The European Space Agency’s (ESA) Mars Express rover robot has captured a new view of the largest canyon in the Solar System. The 4,000-km-long canyon was named Valles Marineris, which is called the Grand Canyon of the Red Planet.
The spacecraft, which has been exploring Mars since 2003, has revealed incredible details from the bottom of a canyon that reaches a depth of nearly seven kilometers, up to five times deeper than the Great Valley in the United States.
There are two large “chasmas” or moats that form the western part of Valles Marineris. The Ius Chasma extends for 840 kilometers on the south side of the valley, while the length of Tithonium Chasma is 805 kilometers in the north. They cover only about one-fifth of the total area of Veles Marineris.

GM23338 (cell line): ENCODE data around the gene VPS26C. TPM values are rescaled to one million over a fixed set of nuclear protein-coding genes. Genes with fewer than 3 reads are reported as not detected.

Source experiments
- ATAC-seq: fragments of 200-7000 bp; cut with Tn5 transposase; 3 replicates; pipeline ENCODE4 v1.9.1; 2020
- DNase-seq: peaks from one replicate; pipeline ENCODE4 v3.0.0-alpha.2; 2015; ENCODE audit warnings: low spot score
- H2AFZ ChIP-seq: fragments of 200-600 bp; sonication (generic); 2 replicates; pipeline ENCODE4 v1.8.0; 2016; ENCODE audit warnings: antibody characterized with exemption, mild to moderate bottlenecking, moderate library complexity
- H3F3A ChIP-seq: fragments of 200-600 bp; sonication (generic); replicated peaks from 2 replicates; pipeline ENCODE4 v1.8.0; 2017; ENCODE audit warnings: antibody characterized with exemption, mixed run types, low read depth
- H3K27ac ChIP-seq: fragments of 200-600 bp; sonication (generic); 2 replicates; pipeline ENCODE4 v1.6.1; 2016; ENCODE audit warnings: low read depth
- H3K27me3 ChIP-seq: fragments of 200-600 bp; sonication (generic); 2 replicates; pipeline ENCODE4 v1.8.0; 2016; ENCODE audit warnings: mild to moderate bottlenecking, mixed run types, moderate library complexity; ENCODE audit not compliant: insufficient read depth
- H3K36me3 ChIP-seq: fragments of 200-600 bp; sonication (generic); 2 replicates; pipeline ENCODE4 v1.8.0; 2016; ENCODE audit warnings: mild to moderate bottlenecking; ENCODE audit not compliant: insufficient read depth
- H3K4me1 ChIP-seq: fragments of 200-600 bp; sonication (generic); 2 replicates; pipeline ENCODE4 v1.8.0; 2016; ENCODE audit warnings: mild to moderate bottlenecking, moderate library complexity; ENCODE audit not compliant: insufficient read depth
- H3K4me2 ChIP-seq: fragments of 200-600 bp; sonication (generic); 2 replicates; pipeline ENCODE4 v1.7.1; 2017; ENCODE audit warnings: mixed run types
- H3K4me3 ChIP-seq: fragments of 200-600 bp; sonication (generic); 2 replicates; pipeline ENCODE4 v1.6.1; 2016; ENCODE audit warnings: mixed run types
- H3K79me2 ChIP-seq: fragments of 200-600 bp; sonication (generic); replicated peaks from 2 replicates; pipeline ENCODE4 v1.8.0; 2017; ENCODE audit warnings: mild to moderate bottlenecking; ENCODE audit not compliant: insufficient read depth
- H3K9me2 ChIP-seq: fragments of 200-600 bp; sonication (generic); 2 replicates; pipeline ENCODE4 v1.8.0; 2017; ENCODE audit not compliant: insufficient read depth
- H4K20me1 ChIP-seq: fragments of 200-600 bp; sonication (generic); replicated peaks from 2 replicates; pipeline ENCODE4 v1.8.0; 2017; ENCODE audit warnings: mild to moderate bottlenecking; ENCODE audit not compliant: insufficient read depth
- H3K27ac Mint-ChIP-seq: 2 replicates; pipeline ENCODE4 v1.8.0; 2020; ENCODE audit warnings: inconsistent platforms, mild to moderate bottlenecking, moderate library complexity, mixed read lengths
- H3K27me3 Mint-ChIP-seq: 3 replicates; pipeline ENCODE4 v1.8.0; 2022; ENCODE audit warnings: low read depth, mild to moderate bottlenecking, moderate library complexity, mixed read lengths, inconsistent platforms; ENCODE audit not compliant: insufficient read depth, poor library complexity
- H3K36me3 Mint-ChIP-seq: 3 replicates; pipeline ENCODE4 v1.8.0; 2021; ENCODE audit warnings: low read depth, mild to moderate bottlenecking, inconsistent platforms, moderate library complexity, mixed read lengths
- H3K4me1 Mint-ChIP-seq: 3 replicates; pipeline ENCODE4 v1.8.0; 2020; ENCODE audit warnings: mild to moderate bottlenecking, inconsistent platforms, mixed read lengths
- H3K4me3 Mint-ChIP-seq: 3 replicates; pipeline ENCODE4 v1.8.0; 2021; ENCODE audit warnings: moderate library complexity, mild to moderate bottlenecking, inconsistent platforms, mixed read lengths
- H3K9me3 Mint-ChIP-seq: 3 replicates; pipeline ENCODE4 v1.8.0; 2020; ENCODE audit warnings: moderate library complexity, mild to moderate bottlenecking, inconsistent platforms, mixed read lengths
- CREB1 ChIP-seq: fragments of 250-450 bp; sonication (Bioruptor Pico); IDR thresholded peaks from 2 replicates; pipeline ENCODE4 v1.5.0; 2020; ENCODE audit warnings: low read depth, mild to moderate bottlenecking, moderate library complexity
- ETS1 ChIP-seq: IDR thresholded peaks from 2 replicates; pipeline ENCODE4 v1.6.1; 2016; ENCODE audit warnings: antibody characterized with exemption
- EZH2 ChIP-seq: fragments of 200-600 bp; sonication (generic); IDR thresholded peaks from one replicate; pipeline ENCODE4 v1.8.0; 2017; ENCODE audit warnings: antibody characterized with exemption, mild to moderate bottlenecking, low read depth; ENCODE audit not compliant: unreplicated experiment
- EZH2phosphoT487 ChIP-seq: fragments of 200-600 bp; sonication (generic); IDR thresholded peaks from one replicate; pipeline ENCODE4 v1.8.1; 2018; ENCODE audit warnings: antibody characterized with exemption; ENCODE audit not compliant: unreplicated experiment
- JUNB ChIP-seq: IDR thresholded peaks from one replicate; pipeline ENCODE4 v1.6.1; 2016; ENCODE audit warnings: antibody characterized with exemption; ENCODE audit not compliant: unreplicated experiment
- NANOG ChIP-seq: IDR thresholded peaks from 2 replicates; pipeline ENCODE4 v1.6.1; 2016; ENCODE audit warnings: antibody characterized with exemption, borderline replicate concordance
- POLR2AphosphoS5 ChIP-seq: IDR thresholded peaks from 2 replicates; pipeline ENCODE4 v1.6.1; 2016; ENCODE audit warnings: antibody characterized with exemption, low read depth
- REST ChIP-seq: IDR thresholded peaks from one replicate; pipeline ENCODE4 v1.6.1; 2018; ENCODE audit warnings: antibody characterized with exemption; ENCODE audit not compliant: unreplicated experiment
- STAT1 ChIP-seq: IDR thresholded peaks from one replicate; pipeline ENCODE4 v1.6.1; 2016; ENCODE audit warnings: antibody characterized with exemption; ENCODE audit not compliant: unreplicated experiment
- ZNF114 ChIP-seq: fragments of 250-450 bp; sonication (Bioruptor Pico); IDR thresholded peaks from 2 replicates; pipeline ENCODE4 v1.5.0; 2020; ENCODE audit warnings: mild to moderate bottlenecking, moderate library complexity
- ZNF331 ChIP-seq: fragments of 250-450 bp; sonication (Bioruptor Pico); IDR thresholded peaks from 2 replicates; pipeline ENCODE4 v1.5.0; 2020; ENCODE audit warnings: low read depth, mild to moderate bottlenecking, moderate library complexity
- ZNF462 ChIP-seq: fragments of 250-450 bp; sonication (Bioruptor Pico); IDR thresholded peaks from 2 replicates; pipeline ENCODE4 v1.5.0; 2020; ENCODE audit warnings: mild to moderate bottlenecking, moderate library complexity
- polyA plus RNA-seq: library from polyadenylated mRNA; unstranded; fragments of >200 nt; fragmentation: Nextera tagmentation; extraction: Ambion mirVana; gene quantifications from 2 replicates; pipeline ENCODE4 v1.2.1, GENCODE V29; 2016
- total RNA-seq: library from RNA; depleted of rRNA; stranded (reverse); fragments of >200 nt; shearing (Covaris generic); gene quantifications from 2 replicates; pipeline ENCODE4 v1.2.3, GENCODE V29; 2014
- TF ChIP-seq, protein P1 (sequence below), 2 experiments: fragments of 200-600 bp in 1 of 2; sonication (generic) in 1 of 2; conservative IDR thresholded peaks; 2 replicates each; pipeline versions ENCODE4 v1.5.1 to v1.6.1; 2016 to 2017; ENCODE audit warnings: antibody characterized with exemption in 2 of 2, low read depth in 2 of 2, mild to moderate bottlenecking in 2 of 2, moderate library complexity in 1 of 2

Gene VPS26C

These stunning photos were taken by the high-resolution stereo camera last April, when Mars Express completed its 23,123rd orbit of the planet. The quality is so clear that it could help ESA scientists produce close-perspective images of the titonium spectacles that resemble aerial photographs. In the trenches we can see deep sand dunes, huge mountains and landslides, which are described in the attached map.
While the steep valleys on Earth were formed by the erosion of river water, scientists believe that Valles Marineris was formed by tectonic activity on Mars three billion years ago.
Scientists recently discovered reservoirs of water ice hidden beneath the surface of the canyon may suggest that Valles Marineris was flooded at a time when the Martian surface was wetter and warmer than it is today.